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Kmart to Pay $32M in Whistleblower Settlement Over Alleged Drug Overcharges

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Kmart Corp. has agreed to pay $32.3 million to the United States to settle allegations that in-store pharmacies overcharged several federal health care programs, the U.S. Department of Justice has announced.

The settlement agreement is part of a larger $59 million settlement that includes a resolution of state Medicaid and insurance claims against Kmart, the DOJ said.

According to the Justice Department, Kmart, a wholly owned subsidiary of Hoffman Estates, Illinois-based Sears Holdings Corp., allegedly violated the False Claims Act by offering discounted generic drug prices to cash-paying customers, but didn’t disclose those cheaper prices when reporting the drugs’ usual and customary prices to Medicare Part D, Medicaid and Tricare, which is the health program for uniformed service members and their families.

(Related: Judge Blasts Justice Dept. for a ‘House of Cards’ False Claims Case)

A representative for Sears Holdings did not immediately respond to an emailed request for comment Tuesday afternoon. The claims resolved by the settlement were allegations only, and there was no determination of liability, according to the Justice Department.

The July 2008 False Claims Act lawsuit was filed by whistleblower James Garbe, a long-time pharmacist who, at the time of filing, had worked in the Kmart store in Defiance, Ohio, since May 2007, according to court documents. Garbe will receive $9.3 million for his share of the recovery. The lawsuit initially was filed in the Central District of California before being transferred to the Southern District of Illinois.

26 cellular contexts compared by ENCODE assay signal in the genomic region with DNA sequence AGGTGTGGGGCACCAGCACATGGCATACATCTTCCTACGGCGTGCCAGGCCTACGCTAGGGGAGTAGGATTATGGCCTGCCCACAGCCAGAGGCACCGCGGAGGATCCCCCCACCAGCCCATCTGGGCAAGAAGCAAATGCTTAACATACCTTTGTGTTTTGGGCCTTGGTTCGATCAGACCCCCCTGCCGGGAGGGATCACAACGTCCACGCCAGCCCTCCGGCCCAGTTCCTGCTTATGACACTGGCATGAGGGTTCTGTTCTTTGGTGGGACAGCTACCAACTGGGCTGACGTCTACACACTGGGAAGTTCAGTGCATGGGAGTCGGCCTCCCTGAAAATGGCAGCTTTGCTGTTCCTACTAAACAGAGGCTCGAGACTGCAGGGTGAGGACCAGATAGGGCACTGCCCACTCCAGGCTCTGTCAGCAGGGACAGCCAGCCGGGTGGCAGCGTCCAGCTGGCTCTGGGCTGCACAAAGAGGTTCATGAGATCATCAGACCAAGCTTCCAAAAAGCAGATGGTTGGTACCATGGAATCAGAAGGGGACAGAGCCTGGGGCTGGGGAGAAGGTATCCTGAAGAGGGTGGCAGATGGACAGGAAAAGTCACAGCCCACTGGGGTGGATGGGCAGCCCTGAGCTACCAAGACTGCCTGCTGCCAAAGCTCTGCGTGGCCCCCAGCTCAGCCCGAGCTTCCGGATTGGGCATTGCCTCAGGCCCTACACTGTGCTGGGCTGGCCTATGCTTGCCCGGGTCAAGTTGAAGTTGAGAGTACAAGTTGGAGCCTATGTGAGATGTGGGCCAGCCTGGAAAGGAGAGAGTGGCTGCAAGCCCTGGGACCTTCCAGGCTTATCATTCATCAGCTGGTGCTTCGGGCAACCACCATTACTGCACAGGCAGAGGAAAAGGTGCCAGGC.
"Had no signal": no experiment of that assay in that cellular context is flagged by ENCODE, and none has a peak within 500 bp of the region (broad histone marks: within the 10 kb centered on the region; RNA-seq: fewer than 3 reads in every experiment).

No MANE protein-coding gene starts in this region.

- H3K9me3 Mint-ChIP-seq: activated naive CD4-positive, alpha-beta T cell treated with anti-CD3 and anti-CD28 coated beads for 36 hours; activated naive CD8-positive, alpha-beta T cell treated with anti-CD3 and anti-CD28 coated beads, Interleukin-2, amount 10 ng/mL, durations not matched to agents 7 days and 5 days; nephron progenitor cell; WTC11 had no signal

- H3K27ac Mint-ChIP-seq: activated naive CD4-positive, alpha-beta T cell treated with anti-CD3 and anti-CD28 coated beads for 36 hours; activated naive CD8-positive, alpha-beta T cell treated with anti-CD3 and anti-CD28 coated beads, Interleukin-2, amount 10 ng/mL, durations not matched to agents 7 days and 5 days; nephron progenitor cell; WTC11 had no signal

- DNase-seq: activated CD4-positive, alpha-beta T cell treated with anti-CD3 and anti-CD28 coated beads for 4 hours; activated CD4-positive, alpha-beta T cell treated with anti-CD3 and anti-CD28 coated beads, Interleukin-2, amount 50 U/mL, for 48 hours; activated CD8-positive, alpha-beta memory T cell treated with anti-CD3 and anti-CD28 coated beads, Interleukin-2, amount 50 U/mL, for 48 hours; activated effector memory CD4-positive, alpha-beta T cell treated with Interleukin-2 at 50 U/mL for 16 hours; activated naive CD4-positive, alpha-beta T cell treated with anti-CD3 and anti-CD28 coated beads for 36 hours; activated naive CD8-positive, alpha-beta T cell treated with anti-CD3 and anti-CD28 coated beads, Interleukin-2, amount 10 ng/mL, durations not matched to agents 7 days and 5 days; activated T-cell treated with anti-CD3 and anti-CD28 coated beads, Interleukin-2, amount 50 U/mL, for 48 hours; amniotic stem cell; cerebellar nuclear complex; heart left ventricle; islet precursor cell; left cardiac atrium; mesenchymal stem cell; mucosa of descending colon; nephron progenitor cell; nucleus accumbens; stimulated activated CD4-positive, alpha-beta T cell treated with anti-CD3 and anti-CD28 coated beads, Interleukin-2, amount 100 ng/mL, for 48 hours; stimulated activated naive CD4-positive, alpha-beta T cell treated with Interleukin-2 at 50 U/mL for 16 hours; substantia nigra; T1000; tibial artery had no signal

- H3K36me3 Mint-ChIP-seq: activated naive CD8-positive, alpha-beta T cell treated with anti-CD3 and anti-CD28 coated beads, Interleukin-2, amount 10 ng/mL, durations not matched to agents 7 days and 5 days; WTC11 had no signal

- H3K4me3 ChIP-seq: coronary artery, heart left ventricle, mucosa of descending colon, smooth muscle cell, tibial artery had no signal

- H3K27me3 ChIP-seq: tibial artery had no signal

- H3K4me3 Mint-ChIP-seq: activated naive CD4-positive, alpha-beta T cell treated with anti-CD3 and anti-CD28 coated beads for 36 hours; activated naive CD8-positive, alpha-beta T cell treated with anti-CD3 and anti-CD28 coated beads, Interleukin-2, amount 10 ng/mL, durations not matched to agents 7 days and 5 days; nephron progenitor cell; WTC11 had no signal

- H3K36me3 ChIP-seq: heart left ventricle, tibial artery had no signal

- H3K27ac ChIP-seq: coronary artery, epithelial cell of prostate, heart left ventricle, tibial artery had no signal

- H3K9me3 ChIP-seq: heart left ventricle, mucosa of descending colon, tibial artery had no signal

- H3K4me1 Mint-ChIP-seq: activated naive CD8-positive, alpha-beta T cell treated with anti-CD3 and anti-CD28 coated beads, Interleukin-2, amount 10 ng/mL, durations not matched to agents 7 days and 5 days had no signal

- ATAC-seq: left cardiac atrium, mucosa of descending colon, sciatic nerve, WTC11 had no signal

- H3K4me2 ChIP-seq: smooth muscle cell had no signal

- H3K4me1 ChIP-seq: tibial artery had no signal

The plaintiff, and later his court-appointed guardian, were represented by Erika Kelton and Larry Zoglin of prominent qui tam law firm Phillips & Cohen, as well as Garrett Broshuis, Christopher Hoffman, Robert King, Peter Rocque, Stephen Tillery and George Zelcs of St. Louis-based Korein Tillery.

“Pharmacies that are not fully transparent about drug pricing can cause federal health programs to overpay for prescription drugs,” Chad Readler, acting assistant attorney general for the DOJ’s Civil Division, said in a statement. “This settlement should put pharmacies on notice that there will be consequences if they attempt to improperly increase payments from taxpayer-funded health programs by masking the true prices that they charge the general public for the same drugs.”

The lawsuit is captioned United States ex rel. Garbe v. Kmart.

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